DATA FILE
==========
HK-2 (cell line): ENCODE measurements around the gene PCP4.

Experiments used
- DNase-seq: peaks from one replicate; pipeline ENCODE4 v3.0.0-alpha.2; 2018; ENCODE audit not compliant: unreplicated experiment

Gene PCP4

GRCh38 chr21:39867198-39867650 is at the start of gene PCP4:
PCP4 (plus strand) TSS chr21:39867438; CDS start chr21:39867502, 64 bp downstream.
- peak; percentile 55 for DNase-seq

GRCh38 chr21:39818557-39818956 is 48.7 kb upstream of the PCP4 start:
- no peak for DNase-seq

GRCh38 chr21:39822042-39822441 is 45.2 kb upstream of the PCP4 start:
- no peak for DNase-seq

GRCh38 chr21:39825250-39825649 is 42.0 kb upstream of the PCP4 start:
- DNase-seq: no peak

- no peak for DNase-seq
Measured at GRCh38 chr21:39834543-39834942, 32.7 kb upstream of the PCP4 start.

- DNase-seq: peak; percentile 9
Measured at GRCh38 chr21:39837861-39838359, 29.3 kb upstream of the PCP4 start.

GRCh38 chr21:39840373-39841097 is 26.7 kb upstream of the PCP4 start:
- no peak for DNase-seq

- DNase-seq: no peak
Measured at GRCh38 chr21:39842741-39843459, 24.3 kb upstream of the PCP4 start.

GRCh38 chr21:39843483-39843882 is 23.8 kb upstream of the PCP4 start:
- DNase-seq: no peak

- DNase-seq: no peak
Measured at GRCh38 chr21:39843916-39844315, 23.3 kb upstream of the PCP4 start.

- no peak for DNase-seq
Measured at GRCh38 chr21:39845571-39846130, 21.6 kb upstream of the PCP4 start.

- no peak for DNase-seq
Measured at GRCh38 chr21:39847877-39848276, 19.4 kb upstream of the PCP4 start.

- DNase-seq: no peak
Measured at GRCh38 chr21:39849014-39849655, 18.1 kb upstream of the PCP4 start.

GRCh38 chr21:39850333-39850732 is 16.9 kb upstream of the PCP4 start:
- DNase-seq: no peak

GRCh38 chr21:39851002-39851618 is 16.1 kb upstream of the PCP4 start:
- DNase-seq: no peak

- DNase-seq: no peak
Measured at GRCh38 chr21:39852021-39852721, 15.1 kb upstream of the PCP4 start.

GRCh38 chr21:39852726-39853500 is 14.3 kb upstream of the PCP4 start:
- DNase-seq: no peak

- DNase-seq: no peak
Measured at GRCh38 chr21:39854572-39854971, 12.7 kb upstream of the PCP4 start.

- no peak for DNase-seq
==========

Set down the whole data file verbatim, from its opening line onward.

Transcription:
HK-2 (cell line): ENCODE measurements around the gene PCP4.

Experiments used
- DNase-seq: peaks from one replicate; pipeline ENCODE4 v3.0.0-alpha.2; 2018; ENCODE audit not compliant: unreplicated experiment

Gene PCP4

GRCh38 chr21:39867198-39867650 is at the start of gene PCP4:
PCP4 (plus strand) TSS chr21:39867438; CDS start chr21:39867502, 64 bp downstream.
- peak; percentile 55 for DNase-seq

GRCh38 chr21:39818557-39818956 is 48.7 kb upstream of the PCP4 start:
- no peak for DNase-seq

GRCh38 chr21:39822042-39822441 is 45.2 kb upstream of the PCP4 start:
- no peak for DNase-seq

GRCh38 chr21:39825250-39825649 is 42.0 kb upstream of the PCP4 start:
- DNase-seq: no peak

- no peak for DNase-seq
Measured at GRCh38 chr21:39834543-39834942, 32.7 kb upstream of the PCP4 start.

- DNase-seq: peak; percentile 9
Measured at GRCh38 chr21:39837861-39838359, 29.3 kb upstream of the PCP4 start.

GRCh38 chr21:39840373-39841097 is 26.7 kb upstream of the PCP4 start:
- no peak for DNase-seq

- DNase-seq: no peak
Measured at GRCh38 chr21:39842741-39843459, 24.3 kb upstream of the PCP4 start.

GRCh38 chr21:39843483-39843882 is 23.8 kb upstream of the PCP4 start:
- DNase-seq: no peak

- DNase-seq: no peak
Measured at GRCh38 chr21:39843916-39844315, 23.3 kb upstream of the PCP4 start.

- no peak for DNase-seq
Measured at GRCh38 chr21:39845571-39846130, 21.6 kb upstream of the PCP4 start.

- no peak for DNase-seq
Measured at GRCh38 chr21:39847877-39848276, 19.4 kb upstream of the PCP4 start.

- DNase-seq: no peak
Measured at GRCh38 chr21:39849014-39849655, 18.1 kb upstream of the PCP4 start.

GRCh38 chr21:39850333-39850732 is 16.9 kb upstream of the PCP4 start:
- DNase-seq: no peak

GRCh38 chr21:39851002-39851618 is 16.1 kb upstream of the PCP4 start:
- DNase-seq: no peak

- DNase-seq: no peak
Measured at GRCh38 chr21:39852021-39852721, 15.1 kb upstream of the PCP4 start.

GRCh38 chr21:39852726-39853500 is 14.3 kb upstream of the PCP4 start:
- DNase-seq: no peak

- DNase-seq: no peak
Measured at GRCh38 chr21:39854572-39854971, 12.7 kb upstream of the PCP4 start.

- no peak for DNase-seq